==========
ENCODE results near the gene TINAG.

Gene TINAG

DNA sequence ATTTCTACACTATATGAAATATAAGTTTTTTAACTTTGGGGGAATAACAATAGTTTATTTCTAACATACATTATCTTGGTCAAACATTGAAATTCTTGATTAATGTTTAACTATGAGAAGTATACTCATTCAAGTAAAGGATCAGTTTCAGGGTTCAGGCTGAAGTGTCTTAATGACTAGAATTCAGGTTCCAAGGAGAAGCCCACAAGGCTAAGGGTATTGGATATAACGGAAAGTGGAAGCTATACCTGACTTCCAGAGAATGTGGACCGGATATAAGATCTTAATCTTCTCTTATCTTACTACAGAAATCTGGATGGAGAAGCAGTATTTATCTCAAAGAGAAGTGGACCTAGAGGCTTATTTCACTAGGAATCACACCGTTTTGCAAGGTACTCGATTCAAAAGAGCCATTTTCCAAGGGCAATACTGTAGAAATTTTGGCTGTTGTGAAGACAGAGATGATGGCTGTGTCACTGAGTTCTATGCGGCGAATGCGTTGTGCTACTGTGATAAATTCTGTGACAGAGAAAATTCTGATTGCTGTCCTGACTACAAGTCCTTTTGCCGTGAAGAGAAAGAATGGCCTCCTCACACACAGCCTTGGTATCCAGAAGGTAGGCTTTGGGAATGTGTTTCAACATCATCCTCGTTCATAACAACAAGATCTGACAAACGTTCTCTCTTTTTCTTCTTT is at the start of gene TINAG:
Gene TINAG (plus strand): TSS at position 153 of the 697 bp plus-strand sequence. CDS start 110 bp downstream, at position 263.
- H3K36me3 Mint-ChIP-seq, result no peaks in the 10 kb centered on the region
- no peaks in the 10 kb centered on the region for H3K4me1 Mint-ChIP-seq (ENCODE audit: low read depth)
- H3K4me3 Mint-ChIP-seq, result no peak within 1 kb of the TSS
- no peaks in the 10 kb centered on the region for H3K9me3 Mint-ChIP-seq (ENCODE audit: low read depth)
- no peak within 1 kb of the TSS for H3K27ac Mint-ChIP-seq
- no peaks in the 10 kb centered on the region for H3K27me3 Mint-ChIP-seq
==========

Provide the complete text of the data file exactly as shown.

ENCODE results near the gene TINAG.

Gene TINAG

DNA sequence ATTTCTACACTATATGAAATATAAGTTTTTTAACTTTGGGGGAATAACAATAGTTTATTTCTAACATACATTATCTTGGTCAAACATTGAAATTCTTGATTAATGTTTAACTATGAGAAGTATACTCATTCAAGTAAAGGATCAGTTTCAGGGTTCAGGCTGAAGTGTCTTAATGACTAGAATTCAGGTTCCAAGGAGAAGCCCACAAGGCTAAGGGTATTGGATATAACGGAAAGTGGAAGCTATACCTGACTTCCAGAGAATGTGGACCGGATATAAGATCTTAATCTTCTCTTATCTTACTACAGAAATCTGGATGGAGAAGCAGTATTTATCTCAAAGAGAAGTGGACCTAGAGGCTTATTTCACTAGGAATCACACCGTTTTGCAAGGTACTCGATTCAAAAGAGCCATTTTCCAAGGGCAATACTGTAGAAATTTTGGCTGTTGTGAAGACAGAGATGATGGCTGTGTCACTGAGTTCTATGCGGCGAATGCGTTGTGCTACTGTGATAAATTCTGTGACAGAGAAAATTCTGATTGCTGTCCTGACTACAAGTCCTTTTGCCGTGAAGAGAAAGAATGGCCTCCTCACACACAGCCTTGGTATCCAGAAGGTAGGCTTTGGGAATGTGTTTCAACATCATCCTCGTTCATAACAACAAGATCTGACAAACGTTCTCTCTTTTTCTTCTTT is at the start of gene TINAG:
Gene TINAG (plus strand): TSS at position 153 of the 697 bp plus-strand sequence. CDS start 110 bp downstream, at position 263.
- H3K36me3 Mint-ChIP-seq, result no peaks in the 10 kb centered on the region
- no peaks in the 10 kb centered on the region for H3K4me1 Mint-ChIP-seq (ENCODE audit: low read depth)
- H3K4me3 Mint-ChIP-seq, result no peak within 1 kb of the TSS
- no peaks in the 10 kb centered on the region for H3K9me3 Mint-ChIP-seq (ENCODE audit: low read depth)
- no peak within 1 kb of the TSS for H3K27ac Mint-ChIP-seq
- no peaks in the 10 kb centered on the region for H3K27me3 Mint-ChIP-seq